Helen Norris, EDUCAUSE board chairperson and Chapman University CIO, testified to a Senate committee about higher education cybersecurity challenges and what the federal government could do to help.
On May 18, Helen Norris, the chairperson of the EDUCAUSE Board of Directors and vice president and CIO at Chapman University, testified before the Senate Health, Education, Labor, and Pensions (HELP) committee as part of a panel discussion on cybersecurity issues in the health care and education sectors. The video recording of the hearing and Norris's written testimony are available on the HELP committee website.
The bipartisan committee leadership called the hearing to develop a better understanding of the cybersecurity environment in two of its major areas of jurisdiction. As the higher education representative on the panel, Norris explained to the senators in attendance, both through her direct testimony and her responses to questions, the complex cybersecurity landscape in which colleges and universities operate and how and where that complexity emerges. She noted the incredible diversity of institutional types and resource challenges that characterize the U.S. higher education community, for example. This line of discussion allowed Norris to contrast the difficulties that small, less-well-resourced institutions face in preparing for and responding to ransomware attacks with the problems that large research universities must address in terms of nation-state actors attempting to seize research data.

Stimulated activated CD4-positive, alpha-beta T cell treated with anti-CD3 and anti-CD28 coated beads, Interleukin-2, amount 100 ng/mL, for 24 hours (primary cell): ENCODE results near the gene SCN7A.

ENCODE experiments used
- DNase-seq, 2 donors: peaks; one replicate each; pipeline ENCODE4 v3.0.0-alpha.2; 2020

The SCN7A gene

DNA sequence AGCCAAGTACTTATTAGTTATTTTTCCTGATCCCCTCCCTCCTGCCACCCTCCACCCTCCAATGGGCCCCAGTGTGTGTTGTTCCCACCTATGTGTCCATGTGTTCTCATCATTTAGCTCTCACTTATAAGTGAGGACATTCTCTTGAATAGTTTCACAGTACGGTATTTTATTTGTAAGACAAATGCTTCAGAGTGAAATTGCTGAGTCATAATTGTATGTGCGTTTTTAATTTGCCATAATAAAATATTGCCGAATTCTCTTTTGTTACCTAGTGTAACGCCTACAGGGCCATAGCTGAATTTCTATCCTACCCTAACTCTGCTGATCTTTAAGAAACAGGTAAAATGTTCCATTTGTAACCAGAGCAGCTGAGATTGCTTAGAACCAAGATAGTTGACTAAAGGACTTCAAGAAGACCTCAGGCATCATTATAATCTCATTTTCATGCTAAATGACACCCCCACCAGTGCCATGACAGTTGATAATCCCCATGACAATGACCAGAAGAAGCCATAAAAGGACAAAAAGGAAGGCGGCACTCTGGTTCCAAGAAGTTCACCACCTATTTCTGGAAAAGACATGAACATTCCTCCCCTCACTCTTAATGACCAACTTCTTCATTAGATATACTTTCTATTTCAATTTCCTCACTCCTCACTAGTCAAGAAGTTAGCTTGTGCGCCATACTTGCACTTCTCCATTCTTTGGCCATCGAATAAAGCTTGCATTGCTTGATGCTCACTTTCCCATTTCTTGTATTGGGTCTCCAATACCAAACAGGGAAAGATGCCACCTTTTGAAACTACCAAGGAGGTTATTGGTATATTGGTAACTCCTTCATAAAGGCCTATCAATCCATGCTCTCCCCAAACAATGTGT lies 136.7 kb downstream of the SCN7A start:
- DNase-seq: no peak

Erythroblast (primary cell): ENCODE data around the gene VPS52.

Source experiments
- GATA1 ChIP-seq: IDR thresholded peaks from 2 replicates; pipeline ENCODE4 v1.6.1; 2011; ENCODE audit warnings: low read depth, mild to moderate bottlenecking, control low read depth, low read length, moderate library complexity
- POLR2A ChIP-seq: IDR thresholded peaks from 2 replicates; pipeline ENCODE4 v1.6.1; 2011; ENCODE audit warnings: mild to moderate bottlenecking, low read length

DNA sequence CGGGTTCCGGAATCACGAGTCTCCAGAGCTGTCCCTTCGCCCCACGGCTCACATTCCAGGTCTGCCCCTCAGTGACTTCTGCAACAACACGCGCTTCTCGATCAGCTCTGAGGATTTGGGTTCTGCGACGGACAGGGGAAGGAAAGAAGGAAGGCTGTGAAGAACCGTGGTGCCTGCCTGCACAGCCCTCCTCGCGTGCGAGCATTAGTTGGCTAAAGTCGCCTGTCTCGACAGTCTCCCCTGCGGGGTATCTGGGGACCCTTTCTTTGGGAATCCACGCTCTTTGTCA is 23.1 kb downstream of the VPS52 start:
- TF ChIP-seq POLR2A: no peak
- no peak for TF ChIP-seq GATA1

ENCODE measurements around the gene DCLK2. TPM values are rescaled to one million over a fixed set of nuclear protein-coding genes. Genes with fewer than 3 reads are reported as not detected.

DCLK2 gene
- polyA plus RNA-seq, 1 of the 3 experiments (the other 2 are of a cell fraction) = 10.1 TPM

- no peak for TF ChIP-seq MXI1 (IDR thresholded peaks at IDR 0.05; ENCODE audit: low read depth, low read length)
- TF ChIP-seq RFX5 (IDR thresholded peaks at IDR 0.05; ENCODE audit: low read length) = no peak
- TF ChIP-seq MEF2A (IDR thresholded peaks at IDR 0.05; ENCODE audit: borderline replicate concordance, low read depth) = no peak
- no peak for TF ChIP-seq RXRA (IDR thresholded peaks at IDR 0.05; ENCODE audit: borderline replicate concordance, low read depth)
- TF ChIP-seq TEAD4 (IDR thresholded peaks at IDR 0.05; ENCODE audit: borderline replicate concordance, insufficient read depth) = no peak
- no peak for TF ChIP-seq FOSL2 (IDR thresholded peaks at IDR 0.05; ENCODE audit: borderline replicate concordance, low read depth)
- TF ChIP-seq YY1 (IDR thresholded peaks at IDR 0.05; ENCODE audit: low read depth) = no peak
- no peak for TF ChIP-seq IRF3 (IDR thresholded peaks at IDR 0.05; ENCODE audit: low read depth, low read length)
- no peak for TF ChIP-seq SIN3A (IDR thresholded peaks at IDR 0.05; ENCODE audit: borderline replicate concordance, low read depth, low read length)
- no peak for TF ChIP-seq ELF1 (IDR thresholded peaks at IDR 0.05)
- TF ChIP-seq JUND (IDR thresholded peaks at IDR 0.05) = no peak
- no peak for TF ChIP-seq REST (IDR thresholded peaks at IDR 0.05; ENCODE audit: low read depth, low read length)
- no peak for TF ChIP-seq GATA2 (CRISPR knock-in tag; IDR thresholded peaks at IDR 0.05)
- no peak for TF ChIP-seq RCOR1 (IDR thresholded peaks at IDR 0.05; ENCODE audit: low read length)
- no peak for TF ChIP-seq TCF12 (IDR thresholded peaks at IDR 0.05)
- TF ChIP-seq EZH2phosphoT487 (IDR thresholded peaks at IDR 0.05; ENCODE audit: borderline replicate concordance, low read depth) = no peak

On another front, Norris highlighted the increasingly complicated data-management and enterprise-systems environments that institutions must maintain, including on-premise technology and cloud services. She discussed how the shift to fully online learning and services during the pandemic intensified these complexities by dramatically expanding the potential attack surface for bad actors to exploit in terms of locations and applications. Mix in the ever-evolving array and growing sophistication of techniques that hackers use to try and compromise institutional systems and the senators could start to understand, Norris argued, the significant cybersecurity challenges that colleges and universities face.
Norris explained how this range of factors leads to substantial and growing costs for institutions, especially as the demand for cybersecurity expertise continues to far outstrip supply. However, she also noted the extent to which the increasing number and complexity of federal and state cybersecurity regulations adds to the costs that institutions must manage. These points allowed her to pivot to steps that the senators could take to better support higher education cybersecurity even as she stressed the degree to which colleges and universities collaborate through organizations such as EDUCAUSE, REN-ISAC, and Internet2 to help themselves.